First Look: New Mark Eitzel Album

 

 

Don’t Be A Stranger,
out this week on Merge, finds the erstwhile American Music Club leader returning
to a full-band production that proves a winning formula.

 

By Michael Toland

 

Though recording circumstances and labels can be erratic, one
thing that has marked Mark Eitzel’s career is consistency. Sure, some of his
records, in and out of American Music Club, are stronger than others. But it’s
rare that his muse abandons him when it comes to putting pen to paper and
fingers to fretboard. So throwing words like “return to form” around can be
misleading.

 

That said, Don’t Be a
Stranger
, his first solo record that’s not self-released since 2005’s Candy Ass, really is one of his best.
Recorded in the aftermath of both a heart attack and the dissolution of AMC
(again), the album marks a return to full-band production, after a few sparse
records that drifted between acoustics and electronica. Produced by Sheldon
Gomberg, who’s worked with Rickie Lee Jones and Ben Harper, the record boasts
the best sound an Eitzel solo record has had in at least a decade. Accompanied
by a skilled but tasteful band, Eitzel rests his tunes in beds of piano and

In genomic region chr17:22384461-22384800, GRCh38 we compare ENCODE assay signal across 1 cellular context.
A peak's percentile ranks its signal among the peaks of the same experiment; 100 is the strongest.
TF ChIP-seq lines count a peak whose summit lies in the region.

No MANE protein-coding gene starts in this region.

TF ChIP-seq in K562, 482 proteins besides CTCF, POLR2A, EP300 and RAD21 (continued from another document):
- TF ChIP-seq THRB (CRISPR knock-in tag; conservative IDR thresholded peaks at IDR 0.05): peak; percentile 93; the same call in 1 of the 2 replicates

acoustic guitar, with a sedate but still propulsive rhythm section that
includes Attractions/Imposters drummer Pete Thomas. The arrangements give the
tracks a sense of fullness, but with the austerity that has marked his best
work. Indeed, the record in his catalog that Stranger calls to mind the most is AMC’s spare but lovely California, arguably Eitzel’s first
masterpiece.

 

 


Mark Eitzel – I Love You But You’re Dead by MergeRecords

 

 

As for the tunes themselves, it appears that a
life-threatening health situation and the final (?) death of his long-running
band have been inspiring. His lyrics ruminate on his usual themes – love,
death, self-worth and everything else that makes life worth living. But he’s
married them to melodies more memorable than anything he’s done in some time –
sonorous, yes, even sedate, but instantly appealing and likely to stick
post-listen. The result: gorgeous tunes like “Nowhere to Run,” “Oh Mercy” and
“Lament For Bobo the Clown” that entice with their surface beauty, then beguile
with the deeper truths explored. Best of all is “I Love You, But You’re Dead,”
a gimmicky title put on a reminiscence that revels in the details of its rock
club setting as much as it does in the ambivalence in the memory itself. It’s a
song that crystalizes its writer’s strengths into one brilliant number.

 

As previously noted, Eitzel’s work is rarely weak, but Don’t Be a Stranger finds him hitting
another peak. For fans this is a must, but newcomers would also find this a
rewarding place to begin.

 


 

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